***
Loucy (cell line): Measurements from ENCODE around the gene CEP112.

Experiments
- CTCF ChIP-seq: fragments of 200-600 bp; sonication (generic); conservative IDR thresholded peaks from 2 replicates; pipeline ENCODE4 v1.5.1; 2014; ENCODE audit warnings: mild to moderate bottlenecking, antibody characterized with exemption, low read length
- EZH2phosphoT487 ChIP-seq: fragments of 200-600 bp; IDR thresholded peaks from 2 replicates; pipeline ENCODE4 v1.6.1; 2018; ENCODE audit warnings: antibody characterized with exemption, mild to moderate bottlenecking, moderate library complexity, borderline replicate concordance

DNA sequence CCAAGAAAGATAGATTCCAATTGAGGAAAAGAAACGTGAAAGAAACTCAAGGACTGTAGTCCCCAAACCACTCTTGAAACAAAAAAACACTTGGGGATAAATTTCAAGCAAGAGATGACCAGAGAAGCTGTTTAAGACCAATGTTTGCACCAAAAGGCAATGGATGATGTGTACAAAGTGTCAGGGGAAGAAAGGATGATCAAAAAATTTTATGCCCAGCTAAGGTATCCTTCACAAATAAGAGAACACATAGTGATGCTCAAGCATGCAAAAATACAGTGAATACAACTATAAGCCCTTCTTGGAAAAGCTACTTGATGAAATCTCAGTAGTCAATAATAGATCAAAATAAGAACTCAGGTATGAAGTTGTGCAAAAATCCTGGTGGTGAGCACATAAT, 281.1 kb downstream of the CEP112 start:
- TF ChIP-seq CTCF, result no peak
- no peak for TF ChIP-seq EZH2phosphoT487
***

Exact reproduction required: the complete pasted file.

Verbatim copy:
Loucy (cell line): Measurements from ENCODE around the gene CEP112.

Experiments
- CTCF ChIP-seq: fragments of 200-600 bp; sonication (generic); conservative IDR thresholded peaks from 2 replicates; pipeline ENCODE4 v1.5.1; 2014; ENCODE audit warnings: mild to moderate bottlenecking, antibody characterized with exemption, low read length
- EZH2phosphoT487 ChIP-seq: fragments of 200-600 bp; IDR thresholded peaks from 2 replicates; pipeline ENCODE4 v1.6.1; 2018; ENCODE audit warnings: antibody characterized with exemption, mild to moderate bottlenecking, moderate library complexity, borderline replicate concordance

DNA sequence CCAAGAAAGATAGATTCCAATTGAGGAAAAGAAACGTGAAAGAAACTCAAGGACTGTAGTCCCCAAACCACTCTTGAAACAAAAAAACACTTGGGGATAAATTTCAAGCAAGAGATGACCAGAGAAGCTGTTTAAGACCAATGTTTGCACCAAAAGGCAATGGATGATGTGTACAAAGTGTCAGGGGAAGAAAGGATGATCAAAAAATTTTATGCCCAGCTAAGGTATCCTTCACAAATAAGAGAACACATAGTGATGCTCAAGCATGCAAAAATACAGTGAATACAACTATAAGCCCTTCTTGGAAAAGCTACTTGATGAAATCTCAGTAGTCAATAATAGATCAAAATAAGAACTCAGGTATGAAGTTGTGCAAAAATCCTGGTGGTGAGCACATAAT, 281.1 kb downstream of the CEP112 start:
- TF ChIP-seq CTCF, result no peak
- no peak for TF ChIP-seq EZH2phosphoT487